At the core of the safety case for long-term geologic disposal for spent nuclear fuel lie the issues regarding spent fuel dissolution. We have today significant knowledge regarding dissolution of uranium oxide in the laboratory. However, uncertainties remain regarding spent fuel dissolution under realistic conditions. Two main questions stand out as necessary to address: First, the synthetic groundwater used in the experiments to date does not contain all of the chemical elements that occur in natural groundwaters. Some of the trace elements may produce radiolysis products that are more aggressive than those produced in the synthetic groundwaters. Second, the fragments used in laboratory experiments contain sharp edges and defects generated by the crushing process. These sites contain atoms that have fewer bonds than the bulk material and constitute high-energy sites. As dissolution occurs, these sites dissolve faster than lower energy sites, such as plane surface sites. As the high-energy sites disappear through dissolution, the dissolution rate decreases. We can approach the long-term dissolution rate in the laboratory, but we cannot at this time estimate how far away we are from it. The two items mentioned above lead to uncertainty concerning the dissolution rate. The objectives of the work proposed here are to reduce the uncertainty in the dissolution rate to be used in the safety case and thereby increase the confidence that can be placed in our ability to demonstrate that the geologic repository will function as designed. A second objective of this work is to provide for the training of young research workers who can continue to support the research needed in the future concerning radioactive waste disposal.
Agency: European Commission | Branch: FP7 | Program: CP-IP | Phase: Fission-2010-1.1.1 | Award Amount: 9.09M | Year: 2011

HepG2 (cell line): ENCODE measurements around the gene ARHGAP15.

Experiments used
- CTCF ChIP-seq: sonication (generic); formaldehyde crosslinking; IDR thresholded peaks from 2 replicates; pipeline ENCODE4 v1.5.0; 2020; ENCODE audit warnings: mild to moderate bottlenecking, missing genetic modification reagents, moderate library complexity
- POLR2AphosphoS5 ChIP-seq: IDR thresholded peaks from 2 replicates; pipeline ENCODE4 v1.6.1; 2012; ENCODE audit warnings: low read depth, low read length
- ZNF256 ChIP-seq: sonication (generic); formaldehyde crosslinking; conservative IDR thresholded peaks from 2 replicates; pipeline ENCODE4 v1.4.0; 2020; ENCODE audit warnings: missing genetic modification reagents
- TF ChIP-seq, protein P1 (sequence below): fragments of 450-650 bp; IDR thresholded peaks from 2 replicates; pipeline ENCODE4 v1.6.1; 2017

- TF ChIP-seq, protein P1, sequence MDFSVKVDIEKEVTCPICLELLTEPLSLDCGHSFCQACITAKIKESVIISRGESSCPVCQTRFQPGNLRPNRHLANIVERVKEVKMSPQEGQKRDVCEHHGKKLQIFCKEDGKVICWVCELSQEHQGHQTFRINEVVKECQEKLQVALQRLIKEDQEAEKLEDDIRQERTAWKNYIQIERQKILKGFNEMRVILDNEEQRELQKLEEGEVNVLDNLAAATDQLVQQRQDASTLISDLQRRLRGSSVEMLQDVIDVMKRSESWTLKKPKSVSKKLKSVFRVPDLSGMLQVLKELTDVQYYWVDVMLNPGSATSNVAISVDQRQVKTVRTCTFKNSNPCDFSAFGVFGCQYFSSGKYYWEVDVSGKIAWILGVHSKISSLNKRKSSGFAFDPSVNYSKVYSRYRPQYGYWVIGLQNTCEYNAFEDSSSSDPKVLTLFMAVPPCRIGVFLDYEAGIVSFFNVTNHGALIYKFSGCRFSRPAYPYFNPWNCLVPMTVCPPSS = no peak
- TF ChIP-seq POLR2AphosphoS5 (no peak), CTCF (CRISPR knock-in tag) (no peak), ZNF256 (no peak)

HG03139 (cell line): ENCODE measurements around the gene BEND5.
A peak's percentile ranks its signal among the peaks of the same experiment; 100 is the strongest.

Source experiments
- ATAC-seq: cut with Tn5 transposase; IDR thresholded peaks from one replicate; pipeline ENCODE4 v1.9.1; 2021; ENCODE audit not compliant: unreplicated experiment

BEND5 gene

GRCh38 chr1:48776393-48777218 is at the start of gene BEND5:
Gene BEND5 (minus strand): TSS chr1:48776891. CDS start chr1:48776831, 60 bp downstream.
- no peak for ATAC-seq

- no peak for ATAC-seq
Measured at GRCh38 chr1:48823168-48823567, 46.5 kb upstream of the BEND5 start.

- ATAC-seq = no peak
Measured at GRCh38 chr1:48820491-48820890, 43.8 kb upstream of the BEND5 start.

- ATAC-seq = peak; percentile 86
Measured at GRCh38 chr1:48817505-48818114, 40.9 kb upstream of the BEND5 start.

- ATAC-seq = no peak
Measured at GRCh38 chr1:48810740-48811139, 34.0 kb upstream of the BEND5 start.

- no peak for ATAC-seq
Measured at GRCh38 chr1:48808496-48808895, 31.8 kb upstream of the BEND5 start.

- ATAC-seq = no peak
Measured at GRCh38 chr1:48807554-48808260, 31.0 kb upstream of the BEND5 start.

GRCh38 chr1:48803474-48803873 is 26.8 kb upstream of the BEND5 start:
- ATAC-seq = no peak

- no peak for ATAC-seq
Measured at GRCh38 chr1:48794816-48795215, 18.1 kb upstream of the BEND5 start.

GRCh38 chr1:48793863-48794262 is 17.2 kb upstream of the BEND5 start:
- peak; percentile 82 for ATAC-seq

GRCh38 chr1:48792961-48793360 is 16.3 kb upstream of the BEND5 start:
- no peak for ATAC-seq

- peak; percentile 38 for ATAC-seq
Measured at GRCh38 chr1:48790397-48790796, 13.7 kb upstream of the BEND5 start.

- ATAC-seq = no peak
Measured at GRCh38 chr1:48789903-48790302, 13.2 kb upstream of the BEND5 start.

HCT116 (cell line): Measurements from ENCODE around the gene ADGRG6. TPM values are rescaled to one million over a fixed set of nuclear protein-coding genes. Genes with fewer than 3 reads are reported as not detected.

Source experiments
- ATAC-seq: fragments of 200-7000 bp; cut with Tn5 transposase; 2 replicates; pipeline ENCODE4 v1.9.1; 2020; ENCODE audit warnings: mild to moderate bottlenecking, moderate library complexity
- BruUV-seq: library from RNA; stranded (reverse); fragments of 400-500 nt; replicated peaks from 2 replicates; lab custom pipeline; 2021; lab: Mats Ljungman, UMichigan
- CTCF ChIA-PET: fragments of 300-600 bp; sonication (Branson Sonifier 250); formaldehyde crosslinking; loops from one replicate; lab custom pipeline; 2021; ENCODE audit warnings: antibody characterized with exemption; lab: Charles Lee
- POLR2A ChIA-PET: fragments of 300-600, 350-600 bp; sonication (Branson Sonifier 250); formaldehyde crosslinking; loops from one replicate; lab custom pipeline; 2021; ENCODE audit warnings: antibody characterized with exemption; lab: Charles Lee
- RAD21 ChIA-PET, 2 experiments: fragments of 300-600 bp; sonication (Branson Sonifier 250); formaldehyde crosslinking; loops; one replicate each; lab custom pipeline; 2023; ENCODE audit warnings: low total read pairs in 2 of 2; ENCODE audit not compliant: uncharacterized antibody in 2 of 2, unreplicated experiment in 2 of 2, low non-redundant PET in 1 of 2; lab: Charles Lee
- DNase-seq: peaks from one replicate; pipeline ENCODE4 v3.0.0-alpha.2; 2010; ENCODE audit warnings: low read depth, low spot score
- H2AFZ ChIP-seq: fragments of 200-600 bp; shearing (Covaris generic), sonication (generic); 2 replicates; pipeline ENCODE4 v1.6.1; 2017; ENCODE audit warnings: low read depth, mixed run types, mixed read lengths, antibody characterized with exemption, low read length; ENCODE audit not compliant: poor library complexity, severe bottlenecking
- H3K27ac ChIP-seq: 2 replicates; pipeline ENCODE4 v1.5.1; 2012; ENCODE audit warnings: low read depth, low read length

The European Council outlined in its decision 2006/976/EURATOM the following objective for the research area management of radioactive waste: Through implementation-oriented RTD, the activities aim to establish a sound scientific and technical basis for demonstrating the technologies and safety of disposal of spent fuel and long-lived radioactive wastes in geological formations ... In the FP7 work programme 2010 (European Commission C(2009)5946 from 30 July 2009) it is stated that the expected impact of projects should be that they contribute to the progress towards the implementing of geological disposal in line with the Vision Report and initial roadmaps of IGD-TP and the 2020 objectives of the SET-Plan, together with significant advances in the treatment and/or understanding of key remaining issues. In particular, this should lead to demonstrable improvements in robustness of associated performance and safety analyses, and ultimately to increased confidence in the safety case ... Waste implementers (WMOs) being deeply involved in experiments in underground laboratories (SKB, Andra, Nagra and Posiva) address these objectives by implementing a joint collaboration regarding large underground concept experiments LUCOEX, which meets the FP7 work programme theme of Fission-2010 1.1.1. The included experiments will provide a check on the suitability of the different emplacement concepts and a possibility to understand and compare important parameters for the implementation and the long-term safety of the concepts. Important experience is expected to be obtained regarding testing and improving of methods, equipment, technologies, processes or operability related to the construction, operation and closure of a repository system. The key technical areas to address will be gallery construction, manufacturing and emplacement of buffer around waste canisters, emplacement of waste packages, and backfilling and sealing of galleries.